General Electric wants to combine its energy efficient appliances, solar and wind power generation systems, energy storage systems and "smart home" networks to offer homebuilders a complete package to achieve the holy grail of energy efficiency – the "net zero energy home."

But that goal – a home that, over the course of a year, generates more energy than it uses – is "only possible with the full deployment of the smart grid," Steve Fludder, vice president of GE's Ecomagination division, said Tuesday at GE's Niskayuna, N.Y. research center.

That's the idea behind GE's new push into homes, the "end-points" of the electricity grid that GE is already briskly engaged in making smarter through technologies meant to provide digital data and two-way communications between utilities and their customers.

Adding to its line of devices like smart meters, grid sensors, wind power systems and energy storage systems, GE said Tuesday that it will release its own "home energy manager" early next year – a device to link appliances including a "smart" thermostat that it is developing.

"That will be the cybernetic brain that will interface between the grid and all these devices in the home," Fludder said. Combining the device with appliances, air conditioners and other devices that can adjust power use to save energy, and adding a 3-kilowatt solar panel array on the roof, should allow a typical home to make more energy than it uses over the course of a year according to GE's calculations, he said.

The home energy manager will likely cost $200 to $250 and is now being tested in pilot projects, said Kevin Nolan, vice president of technology for GE’s consumer and industrial division. As for new “smart” appliances, they’re also being tested in pilot projects and are expected to be about $10 more than traditional appliances, but rollout will depend on how quickly utilities can support them with time-of-use pricing schemes that can be digitally communicated to homeowners, he said.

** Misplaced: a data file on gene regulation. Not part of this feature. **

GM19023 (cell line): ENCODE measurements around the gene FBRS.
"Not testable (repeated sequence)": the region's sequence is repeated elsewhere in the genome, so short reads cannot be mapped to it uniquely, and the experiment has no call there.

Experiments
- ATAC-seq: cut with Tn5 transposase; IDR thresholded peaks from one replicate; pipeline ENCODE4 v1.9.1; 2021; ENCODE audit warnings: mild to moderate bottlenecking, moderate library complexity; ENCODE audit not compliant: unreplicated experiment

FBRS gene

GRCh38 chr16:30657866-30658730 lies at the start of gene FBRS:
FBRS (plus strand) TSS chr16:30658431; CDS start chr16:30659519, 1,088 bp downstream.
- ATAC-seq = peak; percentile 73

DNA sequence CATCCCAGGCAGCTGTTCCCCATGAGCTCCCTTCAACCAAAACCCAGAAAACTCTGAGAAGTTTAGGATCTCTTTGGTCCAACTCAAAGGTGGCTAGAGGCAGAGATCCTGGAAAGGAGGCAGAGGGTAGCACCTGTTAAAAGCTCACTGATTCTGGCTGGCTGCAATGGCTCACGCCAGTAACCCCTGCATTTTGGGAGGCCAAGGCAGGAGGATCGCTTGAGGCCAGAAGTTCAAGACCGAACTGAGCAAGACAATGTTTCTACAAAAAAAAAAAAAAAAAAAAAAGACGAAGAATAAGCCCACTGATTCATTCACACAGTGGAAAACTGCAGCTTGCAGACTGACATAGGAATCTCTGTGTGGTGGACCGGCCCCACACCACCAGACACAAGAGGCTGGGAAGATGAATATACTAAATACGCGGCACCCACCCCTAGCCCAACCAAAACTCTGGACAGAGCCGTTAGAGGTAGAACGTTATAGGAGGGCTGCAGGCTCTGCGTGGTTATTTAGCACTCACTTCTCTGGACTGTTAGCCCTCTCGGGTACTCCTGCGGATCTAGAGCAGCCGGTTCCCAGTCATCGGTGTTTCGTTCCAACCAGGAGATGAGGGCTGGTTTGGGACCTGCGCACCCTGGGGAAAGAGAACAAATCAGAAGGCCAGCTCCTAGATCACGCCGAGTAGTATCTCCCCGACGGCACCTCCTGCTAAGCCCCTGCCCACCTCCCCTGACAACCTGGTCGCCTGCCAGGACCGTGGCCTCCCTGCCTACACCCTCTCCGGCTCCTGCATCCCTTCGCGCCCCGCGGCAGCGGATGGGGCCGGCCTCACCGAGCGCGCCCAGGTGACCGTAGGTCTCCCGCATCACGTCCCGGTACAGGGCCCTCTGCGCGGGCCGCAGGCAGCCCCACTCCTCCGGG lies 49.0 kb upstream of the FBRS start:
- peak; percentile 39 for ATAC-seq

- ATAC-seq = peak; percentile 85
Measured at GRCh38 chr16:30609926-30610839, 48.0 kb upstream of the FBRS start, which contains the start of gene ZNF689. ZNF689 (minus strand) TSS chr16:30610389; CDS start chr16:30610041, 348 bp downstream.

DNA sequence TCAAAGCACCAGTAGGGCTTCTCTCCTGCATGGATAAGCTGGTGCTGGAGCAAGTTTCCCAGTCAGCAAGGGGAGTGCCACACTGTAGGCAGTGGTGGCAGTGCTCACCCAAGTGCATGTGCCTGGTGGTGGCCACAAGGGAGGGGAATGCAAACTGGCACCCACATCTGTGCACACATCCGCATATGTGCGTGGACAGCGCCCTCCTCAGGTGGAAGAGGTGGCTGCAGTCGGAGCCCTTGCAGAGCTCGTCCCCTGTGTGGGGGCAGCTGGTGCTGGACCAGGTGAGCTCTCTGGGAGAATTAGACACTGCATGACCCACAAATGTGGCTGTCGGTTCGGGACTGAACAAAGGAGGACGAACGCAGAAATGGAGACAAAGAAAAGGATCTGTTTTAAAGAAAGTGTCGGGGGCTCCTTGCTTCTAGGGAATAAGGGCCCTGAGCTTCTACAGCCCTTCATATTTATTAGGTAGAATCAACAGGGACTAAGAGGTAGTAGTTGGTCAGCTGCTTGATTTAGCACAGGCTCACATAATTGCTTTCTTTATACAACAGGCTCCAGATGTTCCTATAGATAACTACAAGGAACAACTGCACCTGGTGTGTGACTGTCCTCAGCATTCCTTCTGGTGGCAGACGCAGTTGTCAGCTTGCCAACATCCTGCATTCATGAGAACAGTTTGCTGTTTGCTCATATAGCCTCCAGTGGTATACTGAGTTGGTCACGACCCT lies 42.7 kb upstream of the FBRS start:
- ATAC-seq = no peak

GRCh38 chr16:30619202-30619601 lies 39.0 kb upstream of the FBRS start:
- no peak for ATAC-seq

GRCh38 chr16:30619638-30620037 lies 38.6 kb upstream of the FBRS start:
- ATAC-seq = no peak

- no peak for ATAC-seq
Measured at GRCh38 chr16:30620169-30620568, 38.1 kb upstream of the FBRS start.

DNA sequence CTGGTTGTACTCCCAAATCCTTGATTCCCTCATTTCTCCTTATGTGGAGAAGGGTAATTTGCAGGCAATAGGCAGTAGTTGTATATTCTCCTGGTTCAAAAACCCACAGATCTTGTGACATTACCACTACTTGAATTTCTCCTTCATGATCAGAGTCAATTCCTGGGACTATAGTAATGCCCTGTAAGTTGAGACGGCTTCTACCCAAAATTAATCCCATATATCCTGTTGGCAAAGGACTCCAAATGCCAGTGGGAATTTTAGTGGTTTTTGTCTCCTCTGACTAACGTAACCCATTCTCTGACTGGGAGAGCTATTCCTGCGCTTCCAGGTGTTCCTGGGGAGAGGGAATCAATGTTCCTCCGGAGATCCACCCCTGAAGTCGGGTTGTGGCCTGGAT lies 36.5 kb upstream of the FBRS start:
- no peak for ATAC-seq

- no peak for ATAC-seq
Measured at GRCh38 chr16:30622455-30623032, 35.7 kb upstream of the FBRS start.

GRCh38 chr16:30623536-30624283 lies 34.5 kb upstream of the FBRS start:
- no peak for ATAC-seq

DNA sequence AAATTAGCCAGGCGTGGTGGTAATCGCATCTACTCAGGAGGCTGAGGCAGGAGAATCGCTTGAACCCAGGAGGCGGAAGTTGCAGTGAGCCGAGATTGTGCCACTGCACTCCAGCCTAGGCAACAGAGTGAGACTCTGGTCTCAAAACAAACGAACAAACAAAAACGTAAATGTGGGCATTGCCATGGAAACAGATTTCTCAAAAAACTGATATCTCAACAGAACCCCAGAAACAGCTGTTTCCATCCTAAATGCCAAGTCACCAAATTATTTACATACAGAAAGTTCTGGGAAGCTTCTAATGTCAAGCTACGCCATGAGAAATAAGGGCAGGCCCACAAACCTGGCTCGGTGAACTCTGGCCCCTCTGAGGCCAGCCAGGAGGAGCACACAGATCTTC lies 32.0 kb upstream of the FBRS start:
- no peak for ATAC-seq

Tuesday's news puts GE firmly in the smart home field, a space occupied not only by startups such as Tendril Networks, Energate, Control4, Greenbox Technology and Onzo but also by IT giants including Google, Microsoft and Cisco (see stories here, here and here).

It looks like at least one of those startups may get a boost of out GE's efforts to make homes net energy suppliers, however. Tendril, announced last week that it would integrate its home energy management software platform used by utilities to work with GE's dryers, refrigerators, washing machines and other appliances (see GE, Tendril Team Up on Smart Home Technology).

It might also be a boon to Silver Spring Networks, which is working with GE on smart meter deployments by utilities including Pacific Gas & Electric Co., Commonwealth Edison Co. and Florida Power & Light, (see GE, Silver Spring Land ComEd Smart Meter Pilot and A Million Smart Meters for Miami).

Bob Gilligan, GE's vice president of transmission and distribution, said the Miami project could serve as a test bed for integrating home energy management, distributed power sources like rooftop solar panels and plug-in electric vehicles.

GE on Tuesday added a few new projects to its smart grid list, including what it calls the Maui Smart Grid Project with the Hawaiian Electric Co. and Maui Electric Co. in partnership with the U.S. Department of Energy, as well as a project in New Zealand.

GE also announced Tuesday its new "asset optimization" service – essentially a service to oversee energy devices it deploys to make sure they're working to best effectiveness. Its first such project is at an Eka Chemicals plant in Salaberry-de Valleyfield, Canada.

As for batteries, GE recently won a $100 million grant from the to develop high-temperature sodium batteries for grid energy storage as well as for trains, and has invested in lithium ion battery maker A123 Systems (see GE Aims For Energy Storage For Trains, Grid).

The DOE is promising billions of dollars of grants, loans and other support for smart grid, energy efficiency and renewable energy projects. On Tuesday it announced the latest program, aimed at providing $300 million to encourage consumers to buy energy efficient appliances.